Since Chapter 11 bankruptcy is used for businesses that are in financial distress, it is often referred to as business bankruptcy. During this time, it allows businesses to keep their doors open. These businesses can still function with their everyday operations while working toward paying off their debts. This is the main procedure businesses use to plan their finances. Bankruptcy options for individuals can be handled through Chapter 7 and Chapter 13 bankruptcy.
How do I file for a business bankruptcy?
As a business owner, you never want to see your business fail. You have put hard work and money into that property and created something worthwhile. If your business is struggling, you should consider Chapter 11 bankruptcy. This can allow your business to continue your day to day operations. With your business still in operation, your employees can keep working as well.
First, you will need to file a bankruptcy petition. This will include a financial statement, a list of all assets, a list of liabilities and a statement of any outstanding contracts or leases. Once the paperwork is filed, an automatic stay is put into effect. With this in place, you will be given the space you need to work on your finances and will not have to deal with the harassment of creditors.
What happens at the meeting of creditors?
At the meeting of creditors, creditors that you owe the most money to have an option to attend in order to learn about your repayment plan. They may wish to understand your situation better. Your attorney will be present with you to help explain how you will accomplish your plan. This plan is made with your attorney to continue paying your operating costs while paying off debt at the same time. The plan must be approved by the bankruptcy court to ensure your status. Debt payments that your business built up are restructured. This means that these payments will now be paid throughout the course of a five-year plan.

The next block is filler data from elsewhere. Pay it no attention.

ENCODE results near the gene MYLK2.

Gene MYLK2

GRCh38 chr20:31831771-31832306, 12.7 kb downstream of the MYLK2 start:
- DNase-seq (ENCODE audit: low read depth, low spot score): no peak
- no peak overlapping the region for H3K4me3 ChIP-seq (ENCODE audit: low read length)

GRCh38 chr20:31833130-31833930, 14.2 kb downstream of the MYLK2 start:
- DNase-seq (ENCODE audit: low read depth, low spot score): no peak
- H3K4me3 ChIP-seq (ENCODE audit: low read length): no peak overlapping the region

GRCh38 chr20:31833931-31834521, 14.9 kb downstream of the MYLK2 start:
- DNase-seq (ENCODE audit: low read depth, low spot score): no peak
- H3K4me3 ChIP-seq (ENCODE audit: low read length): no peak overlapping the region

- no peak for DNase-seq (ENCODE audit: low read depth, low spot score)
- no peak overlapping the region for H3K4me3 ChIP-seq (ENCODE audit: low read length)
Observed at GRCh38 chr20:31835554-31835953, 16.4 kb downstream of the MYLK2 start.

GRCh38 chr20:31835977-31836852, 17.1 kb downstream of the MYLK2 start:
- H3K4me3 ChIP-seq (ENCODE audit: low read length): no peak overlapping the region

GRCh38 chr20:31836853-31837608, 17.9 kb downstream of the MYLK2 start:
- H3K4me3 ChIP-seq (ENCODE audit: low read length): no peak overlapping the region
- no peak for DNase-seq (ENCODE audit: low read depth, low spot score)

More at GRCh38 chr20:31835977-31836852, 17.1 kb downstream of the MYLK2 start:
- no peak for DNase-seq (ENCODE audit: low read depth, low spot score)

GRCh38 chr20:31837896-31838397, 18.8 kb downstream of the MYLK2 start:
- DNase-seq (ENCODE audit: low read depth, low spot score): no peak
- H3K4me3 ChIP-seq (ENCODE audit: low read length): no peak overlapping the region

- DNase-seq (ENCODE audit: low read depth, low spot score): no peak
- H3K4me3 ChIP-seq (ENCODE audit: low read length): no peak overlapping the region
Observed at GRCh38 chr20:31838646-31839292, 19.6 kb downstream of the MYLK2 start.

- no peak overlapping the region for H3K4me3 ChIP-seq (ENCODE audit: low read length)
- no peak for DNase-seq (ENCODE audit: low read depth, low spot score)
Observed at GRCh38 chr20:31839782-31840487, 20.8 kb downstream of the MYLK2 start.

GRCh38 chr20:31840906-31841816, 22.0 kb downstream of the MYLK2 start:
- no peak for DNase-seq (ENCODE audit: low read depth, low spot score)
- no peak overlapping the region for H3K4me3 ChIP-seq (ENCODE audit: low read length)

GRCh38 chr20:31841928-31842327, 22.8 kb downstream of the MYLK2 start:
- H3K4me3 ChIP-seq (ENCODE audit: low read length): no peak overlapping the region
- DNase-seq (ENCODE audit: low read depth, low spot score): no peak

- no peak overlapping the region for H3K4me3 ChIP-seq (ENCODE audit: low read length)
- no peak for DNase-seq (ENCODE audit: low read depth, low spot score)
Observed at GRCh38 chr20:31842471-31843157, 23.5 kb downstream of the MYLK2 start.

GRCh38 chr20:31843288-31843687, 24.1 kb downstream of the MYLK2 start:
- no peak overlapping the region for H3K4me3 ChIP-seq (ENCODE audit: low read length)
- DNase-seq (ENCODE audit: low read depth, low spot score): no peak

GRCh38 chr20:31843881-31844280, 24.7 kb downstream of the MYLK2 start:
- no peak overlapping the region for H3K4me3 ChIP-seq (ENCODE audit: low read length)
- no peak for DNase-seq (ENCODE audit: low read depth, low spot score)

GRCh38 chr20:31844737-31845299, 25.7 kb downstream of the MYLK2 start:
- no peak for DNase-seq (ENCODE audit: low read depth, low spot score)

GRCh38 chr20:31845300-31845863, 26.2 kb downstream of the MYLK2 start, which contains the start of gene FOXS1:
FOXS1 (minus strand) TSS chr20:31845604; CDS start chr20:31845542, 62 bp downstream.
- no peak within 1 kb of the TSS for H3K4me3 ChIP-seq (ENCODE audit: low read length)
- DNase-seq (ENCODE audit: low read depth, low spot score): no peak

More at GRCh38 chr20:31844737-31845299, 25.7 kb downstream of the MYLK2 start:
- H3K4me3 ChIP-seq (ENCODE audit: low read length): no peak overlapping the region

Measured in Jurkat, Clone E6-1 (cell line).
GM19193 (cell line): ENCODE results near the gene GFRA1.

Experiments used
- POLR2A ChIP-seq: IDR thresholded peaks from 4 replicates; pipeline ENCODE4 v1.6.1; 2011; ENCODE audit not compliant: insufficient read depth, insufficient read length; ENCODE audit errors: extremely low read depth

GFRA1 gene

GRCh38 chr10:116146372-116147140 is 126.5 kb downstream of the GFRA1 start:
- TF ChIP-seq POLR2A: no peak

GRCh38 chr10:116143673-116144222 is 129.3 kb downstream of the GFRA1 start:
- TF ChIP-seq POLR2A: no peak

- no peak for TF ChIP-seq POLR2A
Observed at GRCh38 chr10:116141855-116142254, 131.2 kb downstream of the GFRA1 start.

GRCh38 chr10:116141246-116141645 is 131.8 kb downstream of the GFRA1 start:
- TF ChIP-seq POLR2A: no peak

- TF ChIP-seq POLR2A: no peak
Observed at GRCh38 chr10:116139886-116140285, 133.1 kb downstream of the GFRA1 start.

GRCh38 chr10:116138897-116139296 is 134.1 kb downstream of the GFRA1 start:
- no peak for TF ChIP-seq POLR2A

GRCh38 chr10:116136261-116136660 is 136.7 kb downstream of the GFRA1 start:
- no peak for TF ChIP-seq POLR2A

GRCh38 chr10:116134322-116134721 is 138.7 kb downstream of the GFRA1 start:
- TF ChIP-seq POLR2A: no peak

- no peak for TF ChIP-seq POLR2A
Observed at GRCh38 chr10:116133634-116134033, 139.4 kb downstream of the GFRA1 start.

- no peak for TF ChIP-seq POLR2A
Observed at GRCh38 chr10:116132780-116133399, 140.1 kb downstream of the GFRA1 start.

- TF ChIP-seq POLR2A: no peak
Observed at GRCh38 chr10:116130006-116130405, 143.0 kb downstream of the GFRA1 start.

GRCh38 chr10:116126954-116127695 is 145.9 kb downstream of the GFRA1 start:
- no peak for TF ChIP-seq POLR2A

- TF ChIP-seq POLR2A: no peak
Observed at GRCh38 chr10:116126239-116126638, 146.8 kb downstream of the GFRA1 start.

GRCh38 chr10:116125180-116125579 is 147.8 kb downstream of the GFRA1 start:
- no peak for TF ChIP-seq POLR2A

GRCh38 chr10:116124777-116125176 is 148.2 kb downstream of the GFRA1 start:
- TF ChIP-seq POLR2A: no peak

When you are granted Chapter 11 bankruptcy, it will stop the shutdown of your business by any creditors, vendors or banks. Instead of sending all income to those you owe money to, claiming bankruptcy will allow for a slow stream of payments to your creditors. This will allow your business to make a revenue stream. Chapter 11 bankruptcy also allows businesses to keep their line of credit and to receive any money owed to it. Insurance money from an open claim is allowed to remain flowing. Since the main goal of Chapter 11 bankruptcy is to allow a revenue stream for your business, your business will remain open and operating to create a profit.
If you require the services of an experienced Business Law or Bankruptcy attorney, contact the Law Offices of Allen A. Kolber, Esq. today to schedule a consultation and discuss your options.